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Sake Secrets: A Q&A with Timothy Sullivan

Q&As

“Sake-brewing is a very ancient industry in Japan,” says Timothy Sullivan, who runs the blog urbansake.com in New York. Sullivan spent time observing sake-production at Japan’s Hakkaisan Sake Brewery, where he is now brand ambassador, learning the many steps involved in creating the fermented rice beverage, which contains only two main ingredients: special sake rice—harvested each autumn—and water.

Timothy Sullivan

Timothy Sullivan runs the blog urbansake.com.


On Thursday, May 16, at the Museum’s Adventure in the Global Kitchen program, Sullivan will share behind-the-scenes details, including video and photographs, about how sake, sometimes called the “drink of the gods,” is brewed each winter in the Niigata Prefecture of Japan. We spoke with him recently about the history and tastes of sake, and more.

How did you become interested in sake?

In 2005, I was out to dinner at a sushi restaurant in New York when I ordered the most expensive glass of sake on the menu. I was really surprised at how good it tasted! It was my first time getting my hands on a really good, premium sake.

In 2006, I started my blog, urbansake.com, and started profiling different sakes, doing videos. Slowly, I began to teach seminars and do tastings. In 2007, I was asked to be a “sake samurai” by the Japan Sake Brewers’ Association, which aims to raise awareness about sake. They flew me to Japan for a ceremony—it was really quite an honor.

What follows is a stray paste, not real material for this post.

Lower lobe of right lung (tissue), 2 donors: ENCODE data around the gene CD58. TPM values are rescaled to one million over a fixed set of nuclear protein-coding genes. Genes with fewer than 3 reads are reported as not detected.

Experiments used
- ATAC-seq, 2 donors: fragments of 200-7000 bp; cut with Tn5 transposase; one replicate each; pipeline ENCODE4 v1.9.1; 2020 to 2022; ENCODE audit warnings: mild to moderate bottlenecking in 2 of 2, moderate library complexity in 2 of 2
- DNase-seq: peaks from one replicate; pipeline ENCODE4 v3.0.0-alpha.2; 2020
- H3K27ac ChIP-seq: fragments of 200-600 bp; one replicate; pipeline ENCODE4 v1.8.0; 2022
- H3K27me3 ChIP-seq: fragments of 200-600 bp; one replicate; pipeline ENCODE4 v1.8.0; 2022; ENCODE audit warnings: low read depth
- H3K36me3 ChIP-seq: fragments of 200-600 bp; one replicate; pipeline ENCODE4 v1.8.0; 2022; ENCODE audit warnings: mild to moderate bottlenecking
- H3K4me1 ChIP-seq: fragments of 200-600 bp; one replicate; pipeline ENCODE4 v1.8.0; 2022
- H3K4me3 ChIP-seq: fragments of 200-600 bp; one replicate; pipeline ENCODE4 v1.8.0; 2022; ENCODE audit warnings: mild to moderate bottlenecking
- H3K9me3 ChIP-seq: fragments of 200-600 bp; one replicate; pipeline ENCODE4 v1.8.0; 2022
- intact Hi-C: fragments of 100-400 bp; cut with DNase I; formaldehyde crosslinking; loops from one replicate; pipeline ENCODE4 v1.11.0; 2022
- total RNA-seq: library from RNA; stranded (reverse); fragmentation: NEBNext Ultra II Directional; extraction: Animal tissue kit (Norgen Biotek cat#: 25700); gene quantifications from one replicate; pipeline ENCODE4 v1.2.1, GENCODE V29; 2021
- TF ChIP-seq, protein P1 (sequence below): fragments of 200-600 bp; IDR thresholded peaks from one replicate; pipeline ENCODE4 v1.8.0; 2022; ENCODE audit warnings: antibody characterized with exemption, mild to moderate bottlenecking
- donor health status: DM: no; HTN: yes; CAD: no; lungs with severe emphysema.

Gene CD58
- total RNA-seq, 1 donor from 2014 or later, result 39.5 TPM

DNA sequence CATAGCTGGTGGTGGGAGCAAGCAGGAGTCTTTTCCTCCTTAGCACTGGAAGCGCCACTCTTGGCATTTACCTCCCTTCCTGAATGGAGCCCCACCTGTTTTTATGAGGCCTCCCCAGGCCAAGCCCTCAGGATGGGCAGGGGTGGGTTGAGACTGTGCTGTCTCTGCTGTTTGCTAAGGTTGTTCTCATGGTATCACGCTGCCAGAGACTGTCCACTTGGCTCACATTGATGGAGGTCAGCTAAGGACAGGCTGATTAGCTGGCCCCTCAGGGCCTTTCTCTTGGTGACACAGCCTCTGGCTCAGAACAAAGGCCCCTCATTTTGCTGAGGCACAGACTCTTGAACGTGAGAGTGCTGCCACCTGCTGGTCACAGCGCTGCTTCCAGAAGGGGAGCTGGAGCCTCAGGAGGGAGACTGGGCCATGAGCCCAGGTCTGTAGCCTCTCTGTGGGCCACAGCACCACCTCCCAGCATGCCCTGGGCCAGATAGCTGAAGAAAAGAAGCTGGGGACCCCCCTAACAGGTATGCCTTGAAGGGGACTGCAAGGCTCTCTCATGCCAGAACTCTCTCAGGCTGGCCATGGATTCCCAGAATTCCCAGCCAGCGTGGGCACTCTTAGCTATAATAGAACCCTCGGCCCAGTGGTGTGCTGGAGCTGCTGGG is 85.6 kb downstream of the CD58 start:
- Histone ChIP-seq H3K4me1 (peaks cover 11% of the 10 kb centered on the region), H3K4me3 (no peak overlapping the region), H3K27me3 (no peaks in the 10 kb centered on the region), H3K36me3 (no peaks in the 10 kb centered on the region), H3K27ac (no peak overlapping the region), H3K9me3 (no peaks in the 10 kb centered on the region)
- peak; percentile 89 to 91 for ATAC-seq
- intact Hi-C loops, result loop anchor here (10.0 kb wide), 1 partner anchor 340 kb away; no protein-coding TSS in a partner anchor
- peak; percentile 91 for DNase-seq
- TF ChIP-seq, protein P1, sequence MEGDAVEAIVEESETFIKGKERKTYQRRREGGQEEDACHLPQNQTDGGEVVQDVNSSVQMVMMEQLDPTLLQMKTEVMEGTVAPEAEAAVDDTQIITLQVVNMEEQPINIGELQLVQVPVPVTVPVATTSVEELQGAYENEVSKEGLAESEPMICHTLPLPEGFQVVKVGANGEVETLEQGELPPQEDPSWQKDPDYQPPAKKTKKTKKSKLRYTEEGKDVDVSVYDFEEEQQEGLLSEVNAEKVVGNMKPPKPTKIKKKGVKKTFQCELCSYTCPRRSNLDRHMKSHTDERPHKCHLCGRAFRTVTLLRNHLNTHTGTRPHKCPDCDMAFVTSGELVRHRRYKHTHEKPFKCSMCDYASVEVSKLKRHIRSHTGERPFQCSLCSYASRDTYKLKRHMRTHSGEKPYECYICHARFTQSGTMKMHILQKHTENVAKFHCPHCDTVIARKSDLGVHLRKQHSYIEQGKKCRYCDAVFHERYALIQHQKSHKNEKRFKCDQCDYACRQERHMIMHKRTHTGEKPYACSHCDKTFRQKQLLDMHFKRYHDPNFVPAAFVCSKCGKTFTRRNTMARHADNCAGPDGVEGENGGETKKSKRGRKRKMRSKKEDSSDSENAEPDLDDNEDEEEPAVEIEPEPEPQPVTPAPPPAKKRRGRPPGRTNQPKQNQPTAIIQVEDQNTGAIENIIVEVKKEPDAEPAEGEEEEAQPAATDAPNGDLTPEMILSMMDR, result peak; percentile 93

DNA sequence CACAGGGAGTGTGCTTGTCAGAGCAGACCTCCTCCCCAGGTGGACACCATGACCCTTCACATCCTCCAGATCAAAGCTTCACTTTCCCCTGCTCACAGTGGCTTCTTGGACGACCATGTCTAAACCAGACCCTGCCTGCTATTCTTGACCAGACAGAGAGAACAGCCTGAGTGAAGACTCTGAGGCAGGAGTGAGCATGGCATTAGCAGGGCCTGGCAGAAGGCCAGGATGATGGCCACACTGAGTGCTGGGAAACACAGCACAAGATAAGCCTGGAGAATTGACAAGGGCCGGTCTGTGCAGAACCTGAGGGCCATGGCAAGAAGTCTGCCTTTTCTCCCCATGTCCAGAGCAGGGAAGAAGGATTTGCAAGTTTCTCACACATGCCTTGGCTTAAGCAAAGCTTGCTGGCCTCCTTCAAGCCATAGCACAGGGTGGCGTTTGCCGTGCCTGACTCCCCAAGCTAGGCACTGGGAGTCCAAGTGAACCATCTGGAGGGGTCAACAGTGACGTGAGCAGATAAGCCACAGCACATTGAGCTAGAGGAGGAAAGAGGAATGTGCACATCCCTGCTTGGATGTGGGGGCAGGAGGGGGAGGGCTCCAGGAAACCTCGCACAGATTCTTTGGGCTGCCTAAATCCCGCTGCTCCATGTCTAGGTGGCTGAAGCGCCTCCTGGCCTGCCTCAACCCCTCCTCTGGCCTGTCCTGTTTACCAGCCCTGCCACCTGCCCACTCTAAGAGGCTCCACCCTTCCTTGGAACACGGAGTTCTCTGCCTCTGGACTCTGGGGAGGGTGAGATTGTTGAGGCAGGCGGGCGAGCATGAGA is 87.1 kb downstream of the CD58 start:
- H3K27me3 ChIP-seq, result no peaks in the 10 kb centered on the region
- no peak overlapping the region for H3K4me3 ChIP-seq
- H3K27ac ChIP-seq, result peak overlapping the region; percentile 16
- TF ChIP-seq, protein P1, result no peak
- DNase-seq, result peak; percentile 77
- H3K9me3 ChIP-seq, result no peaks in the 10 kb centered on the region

GK 13 Sake

Timothy Sullivan


What does sake taste like?

One of the great things is that there are so many different types of sake, which is made, basically, from just rice and water. There is dry, crisp, clean sake;  fruity sake, that almost tastes like fruit salad, with melon and banana. And some sakes are very floral and aromatic.

Is sake made only in Japan?

I get this question a lot. The art of sake-production has been refined in Japan over thousands of years—we know that wet-rice cultivation came to Japan from China about 2,000 years ago, and that about a thousand years ago the brewing methods more or less solidified. But today, sake, that is, alcohol made mainly from fermented rice and water, is made all over the world, in Australia, and in the United States, in Oregon, Austin, Texas, and even Minnesota!

Three Hakkaisan bottles (sake)

Sake flavors range from fruity to floral to crisp and dry. 

Timothy Sullivan


How did you learn about the sake-brewing process?

I spent time working at the Hakkaisan brewery, where I really got a look behind the scenes. The Hakkaisan brewery dates from 1922, and, along with about 90 other breweries, is in the Niigata Prefecture—which is famous for its sake. It’s a very snowy, coastal region, on the Sea of Japan, and when the snow melts there is very pure water, which is great for sake production.

To purchase tickets to Japanese Sake: Behind the Scenes at Hakkaisan Sake Brewery, with Timothy Sullivan, click here.

Sakes to sample at the event include: 

  • Hakkaisan Honjozo
  • Hakkaisan Tokubetsu Junmai
  • Hakkaisan Junmai Ginjo
  • Hakkaisan Daiginjo (This sake is normally not available in the US!)

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